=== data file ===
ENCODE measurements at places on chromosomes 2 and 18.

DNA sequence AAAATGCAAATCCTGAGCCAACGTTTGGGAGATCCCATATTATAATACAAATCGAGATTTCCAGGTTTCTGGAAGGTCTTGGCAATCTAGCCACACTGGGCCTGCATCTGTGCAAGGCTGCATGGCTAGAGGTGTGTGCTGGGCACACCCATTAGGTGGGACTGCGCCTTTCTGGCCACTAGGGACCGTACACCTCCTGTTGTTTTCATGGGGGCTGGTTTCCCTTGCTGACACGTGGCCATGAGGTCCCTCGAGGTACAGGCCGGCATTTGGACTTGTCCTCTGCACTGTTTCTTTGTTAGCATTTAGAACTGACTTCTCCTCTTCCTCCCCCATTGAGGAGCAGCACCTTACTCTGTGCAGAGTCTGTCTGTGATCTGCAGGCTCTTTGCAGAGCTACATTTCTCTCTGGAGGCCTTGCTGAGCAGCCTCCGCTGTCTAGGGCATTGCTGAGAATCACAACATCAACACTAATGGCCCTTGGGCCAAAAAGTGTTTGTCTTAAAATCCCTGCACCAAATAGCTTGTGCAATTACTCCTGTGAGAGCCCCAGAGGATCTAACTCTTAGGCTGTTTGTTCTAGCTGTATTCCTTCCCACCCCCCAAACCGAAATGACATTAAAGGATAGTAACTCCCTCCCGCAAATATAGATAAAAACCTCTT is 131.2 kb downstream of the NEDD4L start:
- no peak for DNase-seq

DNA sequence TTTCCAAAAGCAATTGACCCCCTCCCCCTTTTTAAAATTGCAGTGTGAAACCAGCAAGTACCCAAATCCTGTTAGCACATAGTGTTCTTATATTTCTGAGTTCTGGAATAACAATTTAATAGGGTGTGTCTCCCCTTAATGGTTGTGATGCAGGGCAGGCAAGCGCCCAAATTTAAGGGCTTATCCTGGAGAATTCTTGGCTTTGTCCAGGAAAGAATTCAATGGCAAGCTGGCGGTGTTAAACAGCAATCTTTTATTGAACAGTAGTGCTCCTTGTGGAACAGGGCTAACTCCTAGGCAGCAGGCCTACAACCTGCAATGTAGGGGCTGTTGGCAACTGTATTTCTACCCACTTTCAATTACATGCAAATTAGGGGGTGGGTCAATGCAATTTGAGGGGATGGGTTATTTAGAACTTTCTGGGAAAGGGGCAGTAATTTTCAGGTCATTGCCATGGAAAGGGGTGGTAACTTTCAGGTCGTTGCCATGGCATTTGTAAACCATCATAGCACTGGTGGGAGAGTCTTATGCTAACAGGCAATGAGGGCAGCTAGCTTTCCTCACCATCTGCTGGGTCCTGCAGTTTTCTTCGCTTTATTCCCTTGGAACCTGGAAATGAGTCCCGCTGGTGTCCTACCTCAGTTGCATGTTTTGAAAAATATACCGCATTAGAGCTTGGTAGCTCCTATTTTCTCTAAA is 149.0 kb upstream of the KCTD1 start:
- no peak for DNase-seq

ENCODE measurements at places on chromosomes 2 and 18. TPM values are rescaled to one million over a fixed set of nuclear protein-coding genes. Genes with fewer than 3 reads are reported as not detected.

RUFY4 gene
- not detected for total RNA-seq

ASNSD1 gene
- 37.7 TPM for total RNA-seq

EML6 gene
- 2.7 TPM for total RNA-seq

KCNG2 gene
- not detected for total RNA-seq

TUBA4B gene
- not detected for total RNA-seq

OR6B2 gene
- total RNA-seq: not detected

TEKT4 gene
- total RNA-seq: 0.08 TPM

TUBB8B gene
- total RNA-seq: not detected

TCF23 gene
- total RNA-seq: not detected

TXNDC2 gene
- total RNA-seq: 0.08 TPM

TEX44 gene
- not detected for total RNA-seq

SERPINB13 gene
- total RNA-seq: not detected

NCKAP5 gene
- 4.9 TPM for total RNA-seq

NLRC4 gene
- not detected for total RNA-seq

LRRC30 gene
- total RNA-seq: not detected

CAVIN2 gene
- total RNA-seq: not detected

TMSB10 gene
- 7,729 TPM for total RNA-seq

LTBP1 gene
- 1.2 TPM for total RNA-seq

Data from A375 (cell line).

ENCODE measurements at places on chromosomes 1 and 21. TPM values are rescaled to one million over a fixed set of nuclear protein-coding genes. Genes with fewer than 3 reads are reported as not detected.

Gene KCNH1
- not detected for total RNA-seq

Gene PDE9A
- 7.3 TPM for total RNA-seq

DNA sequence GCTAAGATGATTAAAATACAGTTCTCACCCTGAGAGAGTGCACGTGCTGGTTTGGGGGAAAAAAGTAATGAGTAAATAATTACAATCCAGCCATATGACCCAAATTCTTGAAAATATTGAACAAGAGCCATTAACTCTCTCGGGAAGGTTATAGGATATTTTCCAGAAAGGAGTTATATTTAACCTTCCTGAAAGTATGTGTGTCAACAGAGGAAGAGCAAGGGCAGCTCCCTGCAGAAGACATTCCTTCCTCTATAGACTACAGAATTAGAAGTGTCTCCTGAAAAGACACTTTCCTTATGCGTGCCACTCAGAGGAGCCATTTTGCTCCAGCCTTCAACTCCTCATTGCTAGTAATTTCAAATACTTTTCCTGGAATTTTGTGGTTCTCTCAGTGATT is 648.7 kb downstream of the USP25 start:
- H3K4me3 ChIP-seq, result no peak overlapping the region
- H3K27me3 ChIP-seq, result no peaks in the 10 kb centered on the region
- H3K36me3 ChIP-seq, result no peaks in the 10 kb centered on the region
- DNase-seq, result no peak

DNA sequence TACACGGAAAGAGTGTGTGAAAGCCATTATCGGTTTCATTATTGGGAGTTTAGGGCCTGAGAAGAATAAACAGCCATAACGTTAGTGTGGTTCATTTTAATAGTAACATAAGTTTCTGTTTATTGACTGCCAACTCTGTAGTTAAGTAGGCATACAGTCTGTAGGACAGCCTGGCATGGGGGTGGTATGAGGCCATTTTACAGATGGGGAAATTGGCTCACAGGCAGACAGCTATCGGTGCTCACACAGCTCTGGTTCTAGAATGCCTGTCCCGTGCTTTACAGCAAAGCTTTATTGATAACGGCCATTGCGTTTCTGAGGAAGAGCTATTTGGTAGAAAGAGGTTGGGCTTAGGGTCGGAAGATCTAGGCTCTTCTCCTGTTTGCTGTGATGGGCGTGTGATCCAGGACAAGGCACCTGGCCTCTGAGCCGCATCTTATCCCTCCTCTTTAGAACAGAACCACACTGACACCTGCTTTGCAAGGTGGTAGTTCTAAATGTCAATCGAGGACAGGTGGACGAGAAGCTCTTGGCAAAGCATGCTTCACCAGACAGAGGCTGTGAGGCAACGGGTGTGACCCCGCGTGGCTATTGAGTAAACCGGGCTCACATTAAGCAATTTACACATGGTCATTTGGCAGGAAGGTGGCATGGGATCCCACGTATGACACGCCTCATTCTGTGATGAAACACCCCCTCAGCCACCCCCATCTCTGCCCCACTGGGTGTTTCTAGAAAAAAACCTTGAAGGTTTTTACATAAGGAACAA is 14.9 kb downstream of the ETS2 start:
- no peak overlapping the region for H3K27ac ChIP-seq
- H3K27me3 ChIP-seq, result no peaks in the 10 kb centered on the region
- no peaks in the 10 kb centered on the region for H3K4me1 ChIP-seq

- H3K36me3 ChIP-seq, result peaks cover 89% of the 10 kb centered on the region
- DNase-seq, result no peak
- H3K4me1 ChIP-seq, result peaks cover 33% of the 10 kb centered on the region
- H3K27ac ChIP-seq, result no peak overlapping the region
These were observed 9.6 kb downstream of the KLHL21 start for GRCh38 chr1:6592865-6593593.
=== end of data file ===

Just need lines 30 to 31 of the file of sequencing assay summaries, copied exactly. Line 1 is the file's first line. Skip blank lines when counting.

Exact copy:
- total RNA-seq: not detected

NCKAP5 gene